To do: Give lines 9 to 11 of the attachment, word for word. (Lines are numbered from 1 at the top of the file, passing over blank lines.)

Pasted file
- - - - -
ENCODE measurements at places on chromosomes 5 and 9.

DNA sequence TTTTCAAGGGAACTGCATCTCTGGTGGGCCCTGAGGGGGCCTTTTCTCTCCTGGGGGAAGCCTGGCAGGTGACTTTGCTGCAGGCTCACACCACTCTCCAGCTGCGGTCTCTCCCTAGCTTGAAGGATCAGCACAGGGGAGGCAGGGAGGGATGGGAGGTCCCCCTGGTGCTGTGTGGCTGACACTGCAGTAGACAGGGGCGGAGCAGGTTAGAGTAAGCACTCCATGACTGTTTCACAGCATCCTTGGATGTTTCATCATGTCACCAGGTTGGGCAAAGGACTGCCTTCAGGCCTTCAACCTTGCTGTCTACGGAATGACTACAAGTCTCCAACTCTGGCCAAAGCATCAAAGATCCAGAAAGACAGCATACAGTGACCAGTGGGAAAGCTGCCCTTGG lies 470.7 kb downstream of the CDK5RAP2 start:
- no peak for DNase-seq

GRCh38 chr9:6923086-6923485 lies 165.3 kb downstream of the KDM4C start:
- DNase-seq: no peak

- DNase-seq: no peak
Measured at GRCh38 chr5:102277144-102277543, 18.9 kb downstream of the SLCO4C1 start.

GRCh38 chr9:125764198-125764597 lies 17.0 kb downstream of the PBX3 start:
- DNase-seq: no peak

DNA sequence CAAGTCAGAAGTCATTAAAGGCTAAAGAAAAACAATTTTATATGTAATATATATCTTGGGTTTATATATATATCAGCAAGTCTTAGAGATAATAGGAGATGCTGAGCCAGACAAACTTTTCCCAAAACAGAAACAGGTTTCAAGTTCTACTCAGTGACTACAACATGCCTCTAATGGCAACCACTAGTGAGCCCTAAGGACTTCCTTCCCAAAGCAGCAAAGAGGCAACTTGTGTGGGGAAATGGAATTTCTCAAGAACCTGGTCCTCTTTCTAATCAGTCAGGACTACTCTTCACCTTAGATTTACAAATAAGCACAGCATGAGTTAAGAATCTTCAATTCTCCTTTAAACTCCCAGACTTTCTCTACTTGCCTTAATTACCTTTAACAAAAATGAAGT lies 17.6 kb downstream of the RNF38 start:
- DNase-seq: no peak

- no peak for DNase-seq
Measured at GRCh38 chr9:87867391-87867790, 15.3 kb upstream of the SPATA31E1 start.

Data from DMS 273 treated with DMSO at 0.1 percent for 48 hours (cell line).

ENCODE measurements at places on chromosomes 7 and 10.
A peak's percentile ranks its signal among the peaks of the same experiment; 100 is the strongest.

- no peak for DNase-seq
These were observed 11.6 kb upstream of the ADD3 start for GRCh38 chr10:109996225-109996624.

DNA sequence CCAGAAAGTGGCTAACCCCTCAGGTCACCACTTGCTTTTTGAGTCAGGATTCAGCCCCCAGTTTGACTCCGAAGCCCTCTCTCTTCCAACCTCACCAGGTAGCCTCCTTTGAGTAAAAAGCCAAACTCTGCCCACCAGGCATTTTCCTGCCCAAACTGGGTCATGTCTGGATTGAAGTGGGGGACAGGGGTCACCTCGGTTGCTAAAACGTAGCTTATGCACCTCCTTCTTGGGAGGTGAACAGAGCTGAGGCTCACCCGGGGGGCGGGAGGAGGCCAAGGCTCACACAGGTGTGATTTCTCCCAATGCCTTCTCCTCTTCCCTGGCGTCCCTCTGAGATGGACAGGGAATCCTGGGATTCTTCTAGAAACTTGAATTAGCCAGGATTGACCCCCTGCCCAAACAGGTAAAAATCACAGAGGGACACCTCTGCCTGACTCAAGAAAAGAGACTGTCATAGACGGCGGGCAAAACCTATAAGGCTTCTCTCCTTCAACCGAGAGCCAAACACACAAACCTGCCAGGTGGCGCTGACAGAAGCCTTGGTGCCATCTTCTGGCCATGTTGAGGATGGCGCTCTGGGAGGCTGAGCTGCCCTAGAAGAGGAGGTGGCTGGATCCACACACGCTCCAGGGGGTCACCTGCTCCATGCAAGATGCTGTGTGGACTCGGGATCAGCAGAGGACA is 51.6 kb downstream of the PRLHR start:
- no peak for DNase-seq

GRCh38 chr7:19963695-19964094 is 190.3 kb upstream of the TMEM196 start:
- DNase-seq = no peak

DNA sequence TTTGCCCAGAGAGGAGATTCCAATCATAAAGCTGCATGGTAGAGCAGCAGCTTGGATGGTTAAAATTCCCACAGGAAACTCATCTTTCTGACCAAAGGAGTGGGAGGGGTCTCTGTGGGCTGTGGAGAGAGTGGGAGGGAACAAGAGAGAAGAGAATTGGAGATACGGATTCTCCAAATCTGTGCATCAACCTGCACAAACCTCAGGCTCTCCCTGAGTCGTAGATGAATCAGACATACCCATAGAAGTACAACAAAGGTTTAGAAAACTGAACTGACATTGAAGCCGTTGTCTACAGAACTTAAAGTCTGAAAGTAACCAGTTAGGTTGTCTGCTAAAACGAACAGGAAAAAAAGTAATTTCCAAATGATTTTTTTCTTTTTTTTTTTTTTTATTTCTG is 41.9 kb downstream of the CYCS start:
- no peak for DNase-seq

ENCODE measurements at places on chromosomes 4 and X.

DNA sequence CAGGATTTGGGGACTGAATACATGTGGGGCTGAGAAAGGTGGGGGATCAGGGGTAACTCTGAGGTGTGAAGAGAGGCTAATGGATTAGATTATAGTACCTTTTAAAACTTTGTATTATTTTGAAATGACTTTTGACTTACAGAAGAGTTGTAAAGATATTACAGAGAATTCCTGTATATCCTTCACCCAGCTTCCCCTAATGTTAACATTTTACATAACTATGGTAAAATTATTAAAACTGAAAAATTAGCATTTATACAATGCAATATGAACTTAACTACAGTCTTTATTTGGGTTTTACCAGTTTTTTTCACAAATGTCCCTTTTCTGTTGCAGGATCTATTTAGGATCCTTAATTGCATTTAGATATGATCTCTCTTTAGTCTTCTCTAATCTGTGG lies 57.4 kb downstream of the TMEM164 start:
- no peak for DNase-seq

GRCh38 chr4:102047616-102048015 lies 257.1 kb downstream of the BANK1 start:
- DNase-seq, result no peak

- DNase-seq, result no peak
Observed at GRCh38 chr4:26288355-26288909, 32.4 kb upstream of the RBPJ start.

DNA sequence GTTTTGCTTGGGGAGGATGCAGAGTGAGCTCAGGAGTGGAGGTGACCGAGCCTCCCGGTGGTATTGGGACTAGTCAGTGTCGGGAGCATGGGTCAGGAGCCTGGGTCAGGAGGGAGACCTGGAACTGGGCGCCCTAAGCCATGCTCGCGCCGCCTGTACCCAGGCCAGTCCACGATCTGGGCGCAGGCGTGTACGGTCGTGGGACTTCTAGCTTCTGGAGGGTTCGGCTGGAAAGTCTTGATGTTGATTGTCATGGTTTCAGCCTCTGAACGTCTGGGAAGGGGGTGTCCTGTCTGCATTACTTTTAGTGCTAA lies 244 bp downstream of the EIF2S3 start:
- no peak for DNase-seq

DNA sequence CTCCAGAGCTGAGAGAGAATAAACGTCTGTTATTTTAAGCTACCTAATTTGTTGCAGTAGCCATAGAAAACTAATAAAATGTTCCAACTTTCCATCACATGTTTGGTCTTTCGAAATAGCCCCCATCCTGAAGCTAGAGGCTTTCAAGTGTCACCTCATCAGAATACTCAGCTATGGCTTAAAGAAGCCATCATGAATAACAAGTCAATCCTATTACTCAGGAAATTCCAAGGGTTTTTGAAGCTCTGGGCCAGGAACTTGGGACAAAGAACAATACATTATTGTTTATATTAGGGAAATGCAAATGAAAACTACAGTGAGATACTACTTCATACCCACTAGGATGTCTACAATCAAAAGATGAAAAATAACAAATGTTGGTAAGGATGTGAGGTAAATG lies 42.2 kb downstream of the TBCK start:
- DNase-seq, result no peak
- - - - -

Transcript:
- DNase-seq: no peak

DNA sequence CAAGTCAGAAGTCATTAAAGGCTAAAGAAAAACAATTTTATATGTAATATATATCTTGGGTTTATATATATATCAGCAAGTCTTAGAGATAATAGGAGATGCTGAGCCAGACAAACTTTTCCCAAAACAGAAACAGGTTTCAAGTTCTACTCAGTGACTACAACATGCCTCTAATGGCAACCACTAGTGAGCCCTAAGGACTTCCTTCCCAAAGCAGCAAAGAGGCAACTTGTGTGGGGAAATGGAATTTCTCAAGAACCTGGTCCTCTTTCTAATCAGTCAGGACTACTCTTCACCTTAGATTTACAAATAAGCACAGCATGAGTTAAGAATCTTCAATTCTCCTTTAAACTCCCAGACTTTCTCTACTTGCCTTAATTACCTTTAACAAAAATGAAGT lies 17.6 kb downstream of the RNF38 start:
- DNase-seq: no peak